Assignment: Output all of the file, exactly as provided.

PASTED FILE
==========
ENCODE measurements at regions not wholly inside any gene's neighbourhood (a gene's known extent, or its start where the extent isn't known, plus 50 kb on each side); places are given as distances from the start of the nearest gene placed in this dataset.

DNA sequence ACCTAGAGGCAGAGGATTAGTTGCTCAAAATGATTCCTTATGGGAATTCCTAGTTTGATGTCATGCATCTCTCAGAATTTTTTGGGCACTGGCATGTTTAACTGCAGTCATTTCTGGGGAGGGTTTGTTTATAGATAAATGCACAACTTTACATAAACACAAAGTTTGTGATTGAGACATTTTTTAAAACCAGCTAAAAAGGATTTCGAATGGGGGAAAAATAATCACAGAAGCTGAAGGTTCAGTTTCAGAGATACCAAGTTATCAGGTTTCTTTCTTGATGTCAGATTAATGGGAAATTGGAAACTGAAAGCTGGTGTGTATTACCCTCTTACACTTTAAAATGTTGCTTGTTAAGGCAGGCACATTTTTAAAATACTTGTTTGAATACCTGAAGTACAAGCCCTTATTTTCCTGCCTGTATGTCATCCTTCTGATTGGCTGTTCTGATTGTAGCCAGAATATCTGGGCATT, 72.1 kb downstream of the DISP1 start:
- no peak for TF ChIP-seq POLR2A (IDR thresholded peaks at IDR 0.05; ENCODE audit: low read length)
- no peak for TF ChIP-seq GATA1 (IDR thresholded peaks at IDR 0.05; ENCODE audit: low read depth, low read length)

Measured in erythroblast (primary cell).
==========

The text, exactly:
ENCODE measurements at regions not wholly inside any gene's neighbourhood (a gene's known extent, or its start where the extent isn't known, plus 50 kb on each side); places are given as distances from the start of the nearest gene placed in this dataset.

DNA sequence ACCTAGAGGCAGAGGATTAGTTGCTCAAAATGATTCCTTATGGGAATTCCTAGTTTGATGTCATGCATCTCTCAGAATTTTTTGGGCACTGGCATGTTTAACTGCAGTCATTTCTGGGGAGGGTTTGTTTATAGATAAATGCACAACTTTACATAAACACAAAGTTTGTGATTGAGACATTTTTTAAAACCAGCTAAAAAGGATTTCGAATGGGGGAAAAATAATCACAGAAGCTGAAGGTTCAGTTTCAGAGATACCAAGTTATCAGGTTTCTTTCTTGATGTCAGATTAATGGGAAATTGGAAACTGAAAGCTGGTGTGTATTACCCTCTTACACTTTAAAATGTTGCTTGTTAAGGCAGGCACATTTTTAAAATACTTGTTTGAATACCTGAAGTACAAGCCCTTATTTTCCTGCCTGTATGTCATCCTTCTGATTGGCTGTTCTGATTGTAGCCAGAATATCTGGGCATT, 72.1 kb downstream of the DISP1 start:
- no peak for TF ChIP-seq POLR2A (IDR thresholded peaks at IDR 0.05; ENCODE audit: low read length)
- no peak for TF ChIP-seq GATA1 (IDR thresholded peaks at IDR 0.05; ENCODE audit: low read depth, low read length)

Measured in erythroblast (primary cell).